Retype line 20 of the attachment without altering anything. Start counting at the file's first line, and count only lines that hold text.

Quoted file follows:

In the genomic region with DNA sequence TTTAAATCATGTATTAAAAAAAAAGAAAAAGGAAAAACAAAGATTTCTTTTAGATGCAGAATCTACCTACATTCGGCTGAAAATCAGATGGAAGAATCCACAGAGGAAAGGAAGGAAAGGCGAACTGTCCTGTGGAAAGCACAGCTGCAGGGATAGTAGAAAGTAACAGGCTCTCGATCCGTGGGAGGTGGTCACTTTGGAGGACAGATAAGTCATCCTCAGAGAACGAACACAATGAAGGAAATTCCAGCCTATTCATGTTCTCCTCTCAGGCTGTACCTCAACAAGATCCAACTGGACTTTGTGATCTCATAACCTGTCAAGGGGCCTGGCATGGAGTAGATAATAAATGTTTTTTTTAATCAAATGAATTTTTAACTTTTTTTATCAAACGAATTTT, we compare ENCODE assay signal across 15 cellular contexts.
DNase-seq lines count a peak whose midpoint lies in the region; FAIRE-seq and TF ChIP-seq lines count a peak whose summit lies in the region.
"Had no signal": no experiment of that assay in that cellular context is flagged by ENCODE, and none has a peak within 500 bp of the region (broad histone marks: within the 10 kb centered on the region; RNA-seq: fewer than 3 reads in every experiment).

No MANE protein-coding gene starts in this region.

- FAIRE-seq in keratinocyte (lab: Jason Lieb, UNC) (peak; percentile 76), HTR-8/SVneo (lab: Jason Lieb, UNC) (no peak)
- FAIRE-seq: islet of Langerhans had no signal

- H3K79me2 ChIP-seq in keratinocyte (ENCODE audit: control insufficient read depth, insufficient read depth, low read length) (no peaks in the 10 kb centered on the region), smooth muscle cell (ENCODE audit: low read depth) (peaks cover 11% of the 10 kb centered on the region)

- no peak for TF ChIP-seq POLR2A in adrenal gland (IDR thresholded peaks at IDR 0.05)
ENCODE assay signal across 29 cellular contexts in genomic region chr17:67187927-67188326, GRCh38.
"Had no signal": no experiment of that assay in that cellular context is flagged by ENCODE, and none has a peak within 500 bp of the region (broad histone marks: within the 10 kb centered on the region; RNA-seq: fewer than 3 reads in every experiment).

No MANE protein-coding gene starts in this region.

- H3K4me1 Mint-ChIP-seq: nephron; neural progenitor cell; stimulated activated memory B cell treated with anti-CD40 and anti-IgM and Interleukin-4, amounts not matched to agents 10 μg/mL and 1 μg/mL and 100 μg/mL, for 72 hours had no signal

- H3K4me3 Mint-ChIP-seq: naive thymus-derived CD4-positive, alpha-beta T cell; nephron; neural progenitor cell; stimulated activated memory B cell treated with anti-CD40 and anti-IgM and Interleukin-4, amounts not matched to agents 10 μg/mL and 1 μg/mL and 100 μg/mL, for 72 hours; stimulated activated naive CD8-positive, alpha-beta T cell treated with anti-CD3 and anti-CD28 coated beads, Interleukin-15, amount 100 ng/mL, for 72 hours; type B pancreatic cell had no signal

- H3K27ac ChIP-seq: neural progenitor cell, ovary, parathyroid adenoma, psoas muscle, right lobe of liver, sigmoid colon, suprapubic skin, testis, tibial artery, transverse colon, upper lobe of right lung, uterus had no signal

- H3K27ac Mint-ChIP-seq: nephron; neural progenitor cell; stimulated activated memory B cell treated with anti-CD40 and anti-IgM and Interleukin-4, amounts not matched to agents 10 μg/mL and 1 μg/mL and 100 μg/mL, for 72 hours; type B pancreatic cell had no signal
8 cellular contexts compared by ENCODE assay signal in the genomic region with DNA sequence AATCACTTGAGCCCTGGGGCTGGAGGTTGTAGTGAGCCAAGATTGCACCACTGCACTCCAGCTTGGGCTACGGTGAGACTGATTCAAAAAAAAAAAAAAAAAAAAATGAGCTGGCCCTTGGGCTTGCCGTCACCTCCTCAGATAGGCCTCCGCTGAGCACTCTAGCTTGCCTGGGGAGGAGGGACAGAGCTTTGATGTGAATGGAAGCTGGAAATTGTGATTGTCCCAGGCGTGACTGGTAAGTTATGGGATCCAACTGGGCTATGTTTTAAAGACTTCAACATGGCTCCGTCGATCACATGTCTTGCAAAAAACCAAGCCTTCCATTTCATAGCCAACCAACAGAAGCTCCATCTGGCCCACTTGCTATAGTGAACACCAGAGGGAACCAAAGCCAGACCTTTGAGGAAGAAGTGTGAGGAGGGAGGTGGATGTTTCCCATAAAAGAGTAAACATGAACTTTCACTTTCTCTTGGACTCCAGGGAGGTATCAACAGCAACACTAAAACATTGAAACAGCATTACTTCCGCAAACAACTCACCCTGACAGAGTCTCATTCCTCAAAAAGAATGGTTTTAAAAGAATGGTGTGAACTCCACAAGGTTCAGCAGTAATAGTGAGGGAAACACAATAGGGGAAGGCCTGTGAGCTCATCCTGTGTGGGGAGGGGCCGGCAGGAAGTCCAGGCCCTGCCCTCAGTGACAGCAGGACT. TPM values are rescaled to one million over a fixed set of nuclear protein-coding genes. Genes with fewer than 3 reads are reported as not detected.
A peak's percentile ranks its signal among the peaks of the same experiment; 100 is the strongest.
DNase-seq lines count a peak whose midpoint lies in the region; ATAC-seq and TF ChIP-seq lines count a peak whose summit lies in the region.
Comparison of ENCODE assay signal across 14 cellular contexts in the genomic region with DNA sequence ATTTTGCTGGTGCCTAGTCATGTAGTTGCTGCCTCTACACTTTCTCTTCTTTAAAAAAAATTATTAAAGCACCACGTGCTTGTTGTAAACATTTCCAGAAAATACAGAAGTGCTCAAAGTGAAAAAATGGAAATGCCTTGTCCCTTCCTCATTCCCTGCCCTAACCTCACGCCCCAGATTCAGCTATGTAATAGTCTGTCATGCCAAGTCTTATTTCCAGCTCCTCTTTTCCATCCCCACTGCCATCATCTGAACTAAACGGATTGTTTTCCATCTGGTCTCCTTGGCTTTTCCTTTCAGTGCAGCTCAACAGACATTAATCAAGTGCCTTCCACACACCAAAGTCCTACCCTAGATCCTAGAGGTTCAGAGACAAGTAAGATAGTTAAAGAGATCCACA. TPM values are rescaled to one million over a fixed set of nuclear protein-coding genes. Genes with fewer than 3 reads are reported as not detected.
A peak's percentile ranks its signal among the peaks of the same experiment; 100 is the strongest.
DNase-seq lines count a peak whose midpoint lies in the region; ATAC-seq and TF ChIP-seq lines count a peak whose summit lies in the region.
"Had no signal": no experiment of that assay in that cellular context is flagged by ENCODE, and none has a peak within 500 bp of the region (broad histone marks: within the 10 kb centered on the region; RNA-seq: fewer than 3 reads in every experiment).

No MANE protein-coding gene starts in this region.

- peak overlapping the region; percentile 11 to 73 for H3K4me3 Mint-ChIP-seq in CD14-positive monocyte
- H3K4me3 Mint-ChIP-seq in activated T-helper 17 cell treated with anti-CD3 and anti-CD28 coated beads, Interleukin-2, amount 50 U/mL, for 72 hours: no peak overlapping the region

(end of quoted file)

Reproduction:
A peak's percentile ranks its signal among the peaks of the same experiment; 100 is the strongest.